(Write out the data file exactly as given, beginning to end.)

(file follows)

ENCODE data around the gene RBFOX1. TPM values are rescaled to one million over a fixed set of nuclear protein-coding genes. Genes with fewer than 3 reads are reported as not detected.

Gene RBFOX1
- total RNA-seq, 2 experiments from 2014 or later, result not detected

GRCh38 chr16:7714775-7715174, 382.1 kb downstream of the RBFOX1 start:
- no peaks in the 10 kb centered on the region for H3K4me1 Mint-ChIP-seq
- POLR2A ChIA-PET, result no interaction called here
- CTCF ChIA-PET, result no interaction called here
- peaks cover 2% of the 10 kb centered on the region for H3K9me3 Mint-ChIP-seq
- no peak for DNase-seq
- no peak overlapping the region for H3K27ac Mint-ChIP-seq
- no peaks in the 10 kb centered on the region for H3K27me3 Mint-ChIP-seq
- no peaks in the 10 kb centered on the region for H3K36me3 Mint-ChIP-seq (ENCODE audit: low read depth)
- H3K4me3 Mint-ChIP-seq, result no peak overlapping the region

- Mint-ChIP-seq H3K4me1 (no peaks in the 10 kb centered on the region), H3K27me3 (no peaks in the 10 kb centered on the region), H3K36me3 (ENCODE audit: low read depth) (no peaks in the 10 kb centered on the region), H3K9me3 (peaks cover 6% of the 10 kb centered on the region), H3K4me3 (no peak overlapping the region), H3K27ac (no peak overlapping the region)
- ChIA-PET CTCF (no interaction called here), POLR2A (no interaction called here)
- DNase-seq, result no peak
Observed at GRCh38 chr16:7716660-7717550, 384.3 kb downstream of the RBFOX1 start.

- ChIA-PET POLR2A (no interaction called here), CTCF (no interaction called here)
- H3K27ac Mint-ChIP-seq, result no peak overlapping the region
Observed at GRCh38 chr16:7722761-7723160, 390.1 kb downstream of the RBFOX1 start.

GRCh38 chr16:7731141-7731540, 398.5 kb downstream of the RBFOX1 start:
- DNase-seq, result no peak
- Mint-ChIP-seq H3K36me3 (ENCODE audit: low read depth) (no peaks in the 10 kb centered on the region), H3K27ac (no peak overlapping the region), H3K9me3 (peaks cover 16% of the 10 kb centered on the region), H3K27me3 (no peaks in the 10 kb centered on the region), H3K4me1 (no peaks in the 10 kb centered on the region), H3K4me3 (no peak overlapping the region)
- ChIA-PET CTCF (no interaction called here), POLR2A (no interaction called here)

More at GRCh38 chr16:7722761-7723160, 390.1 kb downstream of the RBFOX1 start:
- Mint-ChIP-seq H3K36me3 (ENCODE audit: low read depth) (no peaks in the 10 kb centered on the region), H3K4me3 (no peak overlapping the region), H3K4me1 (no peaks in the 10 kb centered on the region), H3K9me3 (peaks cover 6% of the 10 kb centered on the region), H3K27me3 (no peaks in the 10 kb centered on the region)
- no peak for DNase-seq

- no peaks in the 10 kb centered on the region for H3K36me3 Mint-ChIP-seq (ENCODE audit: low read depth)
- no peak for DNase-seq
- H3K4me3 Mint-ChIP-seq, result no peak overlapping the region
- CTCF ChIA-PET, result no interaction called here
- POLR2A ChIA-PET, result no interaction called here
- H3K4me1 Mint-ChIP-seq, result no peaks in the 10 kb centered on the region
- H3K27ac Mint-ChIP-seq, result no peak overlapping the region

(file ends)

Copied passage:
ENCODE data around the gene RBFOX1. TPM values are rescaled to one million over a fixed set of nuclear protein-coding genes. Genes with fewer than 3 reads are reported as not detected.

Gene RBFOX1
- total RNA-seq, 2 experiments from 2014 or later, result not detected

GRCh38 chr16:7714775-7715174, 382.1 kb downstream of the RBFOX1 start:
- no peaks in the 10 kb centered on the region for H3K4me1 Mint-ChIP-seq
- POLR2A ChIA-PET, result no interaction called here
- CTCF ChIA-PET, result no interaction called here
- peaks cover 2% of the 10 kb centered on the region for H3K9me3 Mint-ChIP-seq
- no peak for DNase-seq
- no peak overlapping the region for H3K27ac Mint-ChIP-seq
- no peaks in the 10 kb centered on the region for H3K27me3 Mint-ChIP-seq
- no peaks in the 10 kb centered on the region for H3K36me3 Mint-ChIP-seq (ENCODE audit: low read depth)
- H3K4me3 Mint-ChIP-seq, result no peak overlapping the region

- Mint-ChIP-seq H3K4me1 (no peaks in the 10 kb centered on the region), H3K27me3 (no peaks in the 10 kb centered on the region), H3K36me3 (ENCODE audit: low read depth) (no peaks in the 10 kb centered on the region), H3K9me3 (peaks cover 6% of the 10 kb centered on the region), H3K4me3 (no peak overlapping the region), H3K27ac (no peak overlapping the region)
- ChIA-PET CTCF (no interaction called here), POLR2A (no interaction called here)
- DNase-seq, result no peak
Observed at GRCh38 chr16:7716660-7717550, 384.3 kb downstream of the RBFOX1 start.

- ChIA-PET POLR2A (no interaction called here), CTCF (no interaction called here)
- H3K27ac Mint-ChIP-seq, result no peak overlapping the region
Observed at GRCh38 chr16:7722761-7723160, 390.1 kb downstream of the RBFOX1 start.

GRCh38 chr16:7731141-7731540, 398.5 kb downstream of the RBFOX1 start:
- DNase-seq, result no peak
- Mint-ChIP-seq H3K36me3 (ENCODE audit: low read depth) (no peaks in the 10 kb centered on the region), H3K27ac (no peak overlapping the region), H3K9me3 (peaks cover 16% of the 10 kb centered on the region), H3K27me3 (no peaks in the 10 kb centered on the region), H3K4me1 (no peaks in the 10 kb centered on the region), H3K4me3 (no peak overlapping the region)
- ChIA-PET CTCF (no interaction called here), POLR2A (no interaction called here)

More at GRCh38 chr16:7722761-7723160, 390.1 kb downstream of the RBFOX1 start:
- Mint-ChIP-seq H3K36me3 (ENCODE audit: low read depth) (no peaks in the 10 kb centered on the region), H3K4me3 (no peak overlapping the region), H3K4me1 (no peaks in the 10 kb centered on the region), H3K9me3 (peaks cover 6% of the 10 kb centered on the region), H3K27me3 (no peaks in the 10 kb centered on the region)
- no peak for DNase-seq

- no peaks in the 10 kb centered on the region for H3K36me3 Mint-ChIP-seq (ENCODE audit: low read depth)
- no peak for DNase-seq
- H3K4me3 Mint-ChIP-seq, result no peak overlapping the region
- CTCF ChIA-PET, result no interaction called here
- POLR2A ChIA-PET, result no interaction called here
- H3K4me1 Mint-ChIP-seq, result no peaks in the 10 kb centered on the region
- H3K27ac Mint-ChIP-seq, result no peak overlapping the region